OSIRIS-REx snapped photos of the Earth and moon during its “slingshot” around our planet and gave researchers another test run of what might happen when the spacecraft reaches the asteroid Bennu.
The fuel-saving Earth gravity-assist maneuver Sept. 22 was done to alter the spacecraft’s trajectory and set it on course to Bennu, where it will collect a sample from the asteroid and return it to Earth.
It was also a useful exercise for the team, led by the University of Arizona’s planetary scientist and mission leader Dante Lauretta, to calibrate the on-board instruments; snap photos and spectra of the Earth and moon; and analyze the data as a full team, mimicking the process they’ll follow as they approach Bennu.
“Everyone in Tucson on Friday is in this picture,” Lauretta said Tuesday, when the images were made public.
OSIRIS-REx shot within 11,000 miles of Earth in its flyby. Once 105,000 miles away, it captured images of the receding Earth, with the Pacific Ocean in view. Australia peeked out from the lower left of the globe. Also pictured are Japan, East Asia, Hawaii and a sliver of Western North America.
There are what Lauretta called “icicles” on the top of the image, which were a product of the short exposure times used for the Earth photographs. The cameras on OSIRIS-REx were designed to capture images of a very dark asteroid, Lauretta said. “It’s darker than coal.”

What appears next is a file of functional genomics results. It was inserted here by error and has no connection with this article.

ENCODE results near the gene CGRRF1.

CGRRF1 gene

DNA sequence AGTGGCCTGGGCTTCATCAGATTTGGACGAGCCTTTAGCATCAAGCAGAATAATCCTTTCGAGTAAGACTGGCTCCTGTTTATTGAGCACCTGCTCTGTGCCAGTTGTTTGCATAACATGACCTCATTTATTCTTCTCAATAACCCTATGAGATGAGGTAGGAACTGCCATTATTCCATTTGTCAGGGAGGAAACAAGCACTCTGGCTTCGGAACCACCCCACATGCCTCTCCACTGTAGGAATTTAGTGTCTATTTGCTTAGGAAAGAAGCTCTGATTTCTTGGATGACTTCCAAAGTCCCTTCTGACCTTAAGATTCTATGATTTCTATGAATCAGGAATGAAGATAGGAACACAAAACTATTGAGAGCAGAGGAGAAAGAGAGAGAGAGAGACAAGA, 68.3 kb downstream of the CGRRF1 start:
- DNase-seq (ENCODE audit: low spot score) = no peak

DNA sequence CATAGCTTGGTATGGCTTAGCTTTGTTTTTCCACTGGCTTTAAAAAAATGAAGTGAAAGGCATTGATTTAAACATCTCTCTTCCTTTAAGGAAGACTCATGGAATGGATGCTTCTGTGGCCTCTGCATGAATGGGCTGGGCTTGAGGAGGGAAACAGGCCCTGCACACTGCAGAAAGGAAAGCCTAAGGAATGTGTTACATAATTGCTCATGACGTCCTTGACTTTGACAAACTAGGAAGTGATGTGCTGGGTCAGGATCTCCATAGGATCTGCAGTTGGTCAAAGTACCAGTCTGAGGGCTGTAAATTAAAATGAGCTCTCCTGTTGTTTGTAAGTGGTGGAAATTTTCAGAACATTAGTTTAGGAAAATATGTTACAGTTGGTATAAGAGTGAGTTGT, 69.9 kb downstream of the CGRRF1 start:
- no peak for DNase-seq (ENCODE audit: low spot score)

The camera had to take a very short exposure image of Earth since it’s much brighter than Bennu, which resulted in read-out issues — the so-called icicles — as it quickly scanned the sky.
“We won’t see (the icicles) in images of Bennu,” Lauretta said.
During the hunt for Earth’s trailing Trojan asteroids earlier this spring as another practice, OSIRIS-REx was pushed to the longest exposure times and also performed well.
“(The cameras were) pushed beyond what they were designed to do,” during these long and short exposures, Lauretta said.
Data started coming down on the afternoon of Sept. 22.
“Everyone was huddled around their monitors,” Lauretta said. “The bits were coming in so slowly. Everyone was anxious.
“The first team member who saw it shrieked. We dove across the room. We were trying to shove the HDMI cable into a USB port,” so everyone could see the images.
“We know what the Earth looks like,” he said. “It was more the moment that everything worked.”
And despite the “icicles,” Lauretta said he thought the distortion was important to include. “It gives a complete picture of the data.”
As OSIRIS-REx approaches Bennu next August, the same systems will be executed and the world will have its first glimpse of the asteroid.
“We all have this image in our mind (of Bennu),” Lauretta said, “and I keep reminding everyone that it’s not going to look like that. It’s going to surprise us.”
OSIRIS-REx will then retrieve a sample of the asteroid and return it to Earth by 2023.